My friends, the time has come to pull the plug on a veteran starter in our rotation. This is a decision I must make unilaterally out of pure exasperation, but if you're willing, I will enlist your help in selecting a replacement.
The latest update on our interactive 2020 Twins season, now reaching the end of April, lies ahead.
To get caught up on what we're doing here, you can check out the introductory post in the series for an explanation of the premise and setup. But the quick version is this: We're playing a progressive simulated Twins season on MLB The Show 20 on PS4, and y'all are helping guide the ship. In each installment I'll update you on what's happened since the last, and put at least one key decision up for vote.
Date In Game: 4/29/20
Team Record: 17-13
Leading OPS: Josh Donaldson (1.003 in 123 AB)
Leading ERA (SP): Jake Odorizzi (2.95 in 35.2 IP)
Leading ERA (RP): Zack Littell (0.00 in 11.0 IP)
Gm 21 vs DET: L 9-4 (Berrios 1.1 IP, 5 ER, L)
Gm 22 vs DET: L 4-3 (Donaldson 3-for-5, HR)
Gm 23 vs SEA: W 6-5 (Maeda 7 IP, 2 ER, W)
Gm 24 vs SEA: W 6-1 (Arraez 3-for-4, 2 R)
Gm 25 vs SEA: L 7-6 (Garver 2 HR, 5 RBI)
Gm 26 vs SEA: W 6-0 (Berrios CG SO)
Gm 27 vs BOS: L 2-0 (Odorizzi 7.1 IP, 1 ER, L)
Gm 28 vs BOS: W 8-1 (Donaldson 3-for-4, HR, 3 RBI)
Gm 29 vs BOS: W 9-5 (Cruz GS)
Gm 30 vs LAD: W 5-3 (Berrios 7 IP, 3 ER)
AL CENTRAL STANDINGS
I gotta say, I'm a little surprised. And maybe a little disappointed? In our last edition, I proposed a change on the bench as we looked to replace Ehire Adrianza's redundant presence with a speedy outfield backup. The options were to sign a free agent (Rajai Davis being the favorite), or promote an internal option from Triple-A. And by more than a 3-to-1 margin, you guys picked... internal promotion.
Typical cheap Pohlads.
In all seriousness, I applaud the very rational decision. We promoted Jimmy Kerrigan, who seemed the best fit as a righty-swinging outfielder with good speed. The 26-year-old made his MLB debut on the day he was called up, filling in for a scuffling Byron Buxton in center and finishing 1-for-4 as the No. 9 hitter in a 9-4 loss to Detroit. Kerrigan – who becomes the first Twin since Augie Ojeda in 2004 to sport No. 4 on his uniform – will continue to serve as a late-inning bench option, and very sporadic starter.
Our last 10 games brought a winning record, with plenty of ups and downs. Jose Berrios started the slate off with a thud, coughing up five earned runs before we had to give him the hook with one out in the second. For whatever reason, our rotation-fronter just seemed off. In his 1 1/3 innings, he allowed five hits and a walk without a strikeout.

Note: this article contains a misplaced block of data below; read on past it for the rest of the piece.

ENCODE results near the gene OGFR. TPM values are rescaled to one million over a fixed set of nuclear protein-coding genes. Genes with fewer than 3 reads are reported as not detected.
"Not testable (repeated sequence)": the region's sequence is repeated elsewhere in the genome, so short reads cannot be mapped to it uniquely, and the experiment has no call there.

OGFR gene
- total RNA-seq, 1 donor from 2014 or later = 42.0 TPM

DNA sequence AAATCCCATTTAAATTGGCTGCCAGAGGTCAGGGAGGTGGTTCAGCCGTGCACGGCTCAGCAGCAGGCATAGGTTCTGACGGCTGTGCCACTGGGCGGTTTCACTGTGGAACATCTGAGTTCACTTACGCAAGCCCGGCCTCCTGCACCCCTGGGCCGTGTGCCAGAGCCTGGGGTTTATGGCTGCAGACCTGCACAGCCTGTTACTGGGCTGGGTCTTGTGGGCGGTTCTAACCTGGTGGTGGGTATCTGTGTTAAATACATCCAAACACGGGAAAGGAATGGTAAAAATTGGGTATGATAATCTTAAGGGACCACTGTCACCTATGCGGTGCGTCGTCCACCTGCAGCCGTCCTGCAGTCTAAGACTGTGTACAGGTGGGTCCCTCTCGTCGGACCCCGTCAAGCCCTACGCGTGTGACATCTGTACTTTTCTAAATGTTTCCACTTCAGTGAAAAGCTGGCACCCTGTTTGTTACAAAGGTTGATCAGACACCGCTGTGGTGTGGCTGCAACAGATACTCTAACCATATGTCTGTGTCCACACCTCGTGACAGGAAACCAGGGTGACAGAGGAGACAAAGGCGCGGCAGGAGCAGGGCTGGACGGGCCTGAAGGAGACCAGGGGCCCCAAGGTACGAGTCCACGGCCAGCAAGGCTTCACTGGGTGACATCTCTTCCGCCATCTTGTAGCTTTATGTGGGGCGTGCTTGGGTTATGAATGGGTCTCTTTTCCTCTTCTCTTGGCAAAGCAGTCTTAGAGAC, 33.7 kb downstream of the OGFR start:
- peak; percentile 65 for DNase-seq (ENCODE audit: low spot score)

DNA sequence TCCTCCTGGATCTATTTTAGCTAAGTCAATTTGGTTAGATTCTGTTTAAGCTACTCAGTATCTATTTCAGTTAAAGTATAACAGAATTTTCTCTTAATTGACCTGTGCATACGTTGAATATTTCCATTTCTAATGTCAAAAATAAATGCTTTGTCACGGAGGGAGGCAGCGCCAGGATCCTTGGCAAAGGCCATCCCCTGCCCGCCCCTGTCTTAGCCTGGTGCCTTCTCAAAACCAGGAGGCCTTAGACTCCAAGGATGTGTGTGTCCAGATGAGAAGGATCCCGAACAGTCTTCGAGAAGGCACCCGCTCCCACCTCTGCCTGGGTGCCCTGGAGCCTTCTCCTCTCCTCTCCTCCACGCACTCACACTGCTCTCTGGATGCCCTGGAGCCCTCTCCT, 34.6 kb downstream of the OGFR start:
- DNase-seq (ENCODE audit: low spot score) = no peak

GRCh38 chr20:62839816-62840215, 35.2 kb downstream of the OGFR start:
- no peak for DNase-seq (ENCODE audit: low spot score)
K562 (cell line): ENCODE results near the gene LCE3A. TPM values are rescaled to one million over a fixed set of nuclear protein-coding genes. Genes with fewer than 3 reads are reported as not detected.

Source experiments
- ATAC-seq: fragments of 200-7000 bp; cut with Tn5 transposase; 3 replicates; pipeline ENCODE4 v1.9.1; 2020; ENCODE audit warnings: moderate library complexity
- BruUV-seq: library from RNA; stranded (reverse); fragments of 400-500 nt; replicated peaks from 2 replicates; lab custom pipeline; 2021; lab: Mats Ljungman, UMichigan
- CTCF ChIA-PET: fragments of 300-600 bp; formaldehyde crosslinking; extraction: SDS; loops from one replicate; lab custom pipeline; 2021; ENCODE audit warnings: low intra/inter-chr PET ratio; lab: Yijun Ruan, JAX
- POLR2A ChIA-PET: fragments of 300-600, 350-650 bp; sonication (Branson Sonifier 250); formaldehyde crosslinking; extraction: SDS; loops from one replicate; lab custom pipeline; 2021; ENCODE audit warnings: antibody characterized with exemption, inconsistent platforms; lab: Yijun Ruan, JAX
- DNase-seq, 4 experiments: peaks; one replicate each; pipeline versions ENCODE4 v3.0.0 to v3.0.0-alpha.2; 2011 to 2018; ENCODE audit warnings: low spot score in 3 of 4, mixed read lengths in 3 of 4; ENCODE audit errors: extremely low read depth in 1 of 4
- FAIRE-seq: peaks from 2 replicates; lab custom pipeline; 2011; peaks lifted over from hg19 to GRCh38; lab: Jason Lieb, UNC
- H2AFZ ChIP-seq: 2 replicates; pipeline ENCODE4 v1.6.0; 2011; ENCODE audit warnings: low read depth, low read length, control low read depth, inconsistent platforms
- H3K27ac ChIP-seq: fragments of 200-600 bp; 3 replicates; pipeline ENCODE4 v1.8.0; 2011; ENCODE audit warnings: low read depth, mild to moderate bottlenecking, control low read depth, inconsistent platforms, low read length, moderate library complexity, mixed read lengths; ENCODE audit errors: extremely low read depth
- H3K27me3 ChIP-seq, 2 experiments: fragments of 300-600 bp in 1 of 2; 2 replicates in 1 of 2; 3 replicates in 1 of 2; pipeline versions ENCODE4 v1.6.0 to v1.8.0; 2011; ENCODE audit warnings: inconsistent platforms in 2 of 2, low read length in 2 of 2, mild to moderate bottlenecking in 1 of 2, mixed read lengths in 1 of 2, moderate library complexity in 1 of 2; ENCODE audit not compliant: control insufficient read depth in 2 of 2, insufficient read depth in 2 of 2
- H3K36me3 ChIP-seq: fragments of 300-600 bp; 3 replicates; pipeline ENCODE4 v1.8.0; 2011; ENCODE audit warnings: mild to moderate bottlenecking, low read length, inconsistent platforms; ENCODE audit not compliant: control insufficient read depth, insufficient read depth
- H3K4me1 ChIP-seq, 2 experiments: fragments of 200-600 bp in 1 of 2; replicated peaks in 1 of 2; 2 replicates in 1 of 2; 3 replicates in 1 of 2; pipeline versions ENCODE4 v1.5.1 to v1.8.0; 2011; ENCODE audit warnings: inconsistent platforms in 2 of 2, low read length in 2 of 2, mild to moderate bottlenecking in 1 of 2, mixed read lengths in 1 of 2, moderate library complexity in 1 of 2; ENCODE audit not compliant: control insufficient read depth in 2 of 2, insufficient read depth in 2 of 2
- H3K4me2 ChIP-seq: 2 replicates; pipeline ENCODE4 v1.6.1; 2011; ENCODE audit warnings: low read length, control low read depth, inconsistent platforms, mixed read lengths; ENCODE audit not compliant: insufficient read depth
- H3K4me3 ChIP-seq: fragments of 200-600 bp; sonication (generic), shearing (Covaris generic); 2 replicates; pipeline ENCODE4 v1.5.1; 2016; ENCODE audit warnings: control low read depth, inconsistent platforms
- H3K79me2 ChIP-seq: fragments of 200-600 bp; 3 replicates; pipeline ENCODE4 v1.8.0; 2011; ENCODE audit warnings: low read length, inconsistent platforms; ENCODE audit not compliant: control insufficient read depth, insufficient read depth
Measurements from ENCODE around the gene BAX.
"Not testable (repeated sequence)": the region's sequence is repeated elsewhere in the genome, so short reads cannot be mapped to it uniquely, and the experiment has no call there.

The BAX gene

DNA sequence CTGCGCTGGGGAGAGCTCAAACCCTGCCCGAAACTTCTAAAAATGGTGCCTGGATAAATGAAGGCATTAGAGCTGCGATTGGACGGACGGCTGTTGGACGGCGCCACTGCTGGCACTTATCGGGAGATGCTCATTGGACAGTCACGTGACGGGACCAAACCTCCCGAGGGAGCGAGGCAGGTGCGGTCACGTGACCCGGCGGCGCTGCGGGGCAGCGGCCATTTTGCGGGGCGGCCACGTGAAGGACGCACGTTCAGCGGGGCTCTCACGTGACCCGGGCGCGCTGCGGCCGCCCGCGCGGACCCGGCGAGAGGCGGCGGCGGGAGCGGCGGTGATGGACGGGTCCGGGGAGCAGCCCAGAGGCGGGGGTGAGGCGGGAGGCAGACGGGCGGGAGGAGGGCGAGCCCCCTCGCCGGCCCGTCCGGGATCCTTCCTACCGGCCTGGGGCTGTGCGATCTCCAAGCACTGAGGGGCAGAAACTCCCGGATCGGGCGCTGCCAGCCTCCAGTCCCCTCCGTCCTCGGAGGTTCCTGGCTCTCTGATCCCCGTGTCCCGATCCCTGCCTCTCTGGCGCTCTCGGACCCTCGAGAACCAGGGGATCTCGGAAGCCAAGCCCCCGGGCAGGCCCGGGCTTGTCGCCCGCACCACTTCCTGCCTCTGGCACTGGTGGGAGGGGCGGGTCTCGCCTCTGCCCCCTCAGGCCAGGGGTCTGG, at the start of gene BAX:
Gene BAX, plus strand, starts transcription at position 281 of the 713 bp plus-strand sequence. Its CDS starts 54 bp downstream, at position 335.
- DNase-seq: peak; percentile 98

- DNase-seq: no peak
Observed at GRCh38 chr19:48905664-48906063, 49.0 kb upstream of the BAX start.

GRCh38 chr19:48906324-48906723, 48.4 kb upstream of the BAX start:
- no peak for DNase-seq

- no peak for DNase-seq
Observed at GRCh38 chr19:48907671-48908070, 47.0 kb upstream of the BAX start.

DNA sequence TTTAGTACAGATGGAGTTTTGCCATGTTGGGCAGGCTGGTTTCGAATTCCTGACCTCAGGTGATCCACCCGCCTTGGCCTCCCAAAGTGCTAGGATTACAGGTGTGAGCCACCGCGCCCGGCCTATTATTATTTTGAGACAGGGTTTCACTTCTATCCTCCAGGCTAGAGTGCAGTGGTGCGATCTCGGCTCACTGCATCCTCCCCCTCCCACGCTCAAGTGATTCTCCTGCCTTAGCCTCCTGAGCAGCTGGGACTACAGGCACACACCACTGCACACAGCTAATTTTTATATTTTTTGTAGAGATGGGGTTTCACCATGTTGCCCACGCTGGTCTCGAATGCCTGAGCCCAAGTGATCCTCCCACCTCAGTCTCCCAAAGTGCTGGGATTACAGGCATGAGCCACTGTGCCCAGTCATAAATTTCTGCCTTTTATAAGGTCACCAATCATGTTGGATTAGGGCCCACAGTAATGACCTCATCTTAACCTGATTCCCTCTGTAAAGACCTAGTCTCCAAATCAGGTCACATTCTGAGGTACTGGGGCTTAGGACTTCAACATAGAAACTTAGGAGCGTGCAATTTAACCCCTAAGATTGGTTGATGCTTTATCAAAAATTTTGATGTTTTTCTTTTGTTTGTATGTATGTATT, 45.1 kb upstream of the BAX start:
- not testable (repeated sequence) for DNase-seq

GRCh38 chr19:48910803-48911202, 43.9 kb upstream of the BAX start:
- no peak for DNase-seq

Luckily, Berrios would bounce back in a big way five days later, tossing a complete game shutout against the Mariners to seal a 3-1 series victory. The righty actually made three starts in these 10 games, adding seven innings of three-run ball against Los Angeles in the final contest we simmed. That's because I made the executive decision to skip Rich Hill's latest start. We'll get to that later.
Through 30 games, the Twins are 17-13, still chasing the Cleveland Indians and their sizable division lead, which is buoyed by an 11-0 start to the season.
When I next check in, we'll be about one-quarter of the way through the season, so at that point I'll give you all a full statistical breakdown across the roster. But for now, here are the notable performers.
Josh Donaldson is officially going ham. He leads the Twins in home runs with 11, well ahead of second-place Miguel Sano (7). Among AL hitters, only J.D. Martinez (15) and Eloy Jimenez (13) have more long balls. Donaldson is slashing .309/.393/.610 with 24 walks and 16 strikeouts in 140 PA.
The newly signed slugger is a standout, but basically the entire offense is scorching. Nelson Cruz is slashing .304/.380/.500 with a team-leading 25 RBIs. Miguel Sano is mashing to the tune of .314/.408/.569 with seven homers and 23 RBIs. Leadoff man Max Kepler is rocking a .933 OPS, and his 25 runs scored rank second to only Francisco Lindor (28) in the AL.
Luis Arraez is batting .310 with an even 11-to-11 K/BB ratio, which probably doesn't surprise anyone, but how about this: he already has four homers in 87 at-bats, and is slugging .529. Juiced ball? Who needs it?
In the rotation, Berrios's overall numbers (4.69 ERA, 1.49 WHIP in 40.1 IP) have suffered from a of couple clunkers, but he has five quality starts in seven turns. Meanwhile, Jake Odorizzi has looked every bit an ace, turning in a 2.95 ERA, 1.03 WHIP and 42-to-9 K/BB ratio in 39 2/3 IP. Kenta Maeda joins him as a sturdy fixture, with a shiny 4-0 record to go along with his 3.03 ERA in 35 2/3 IP.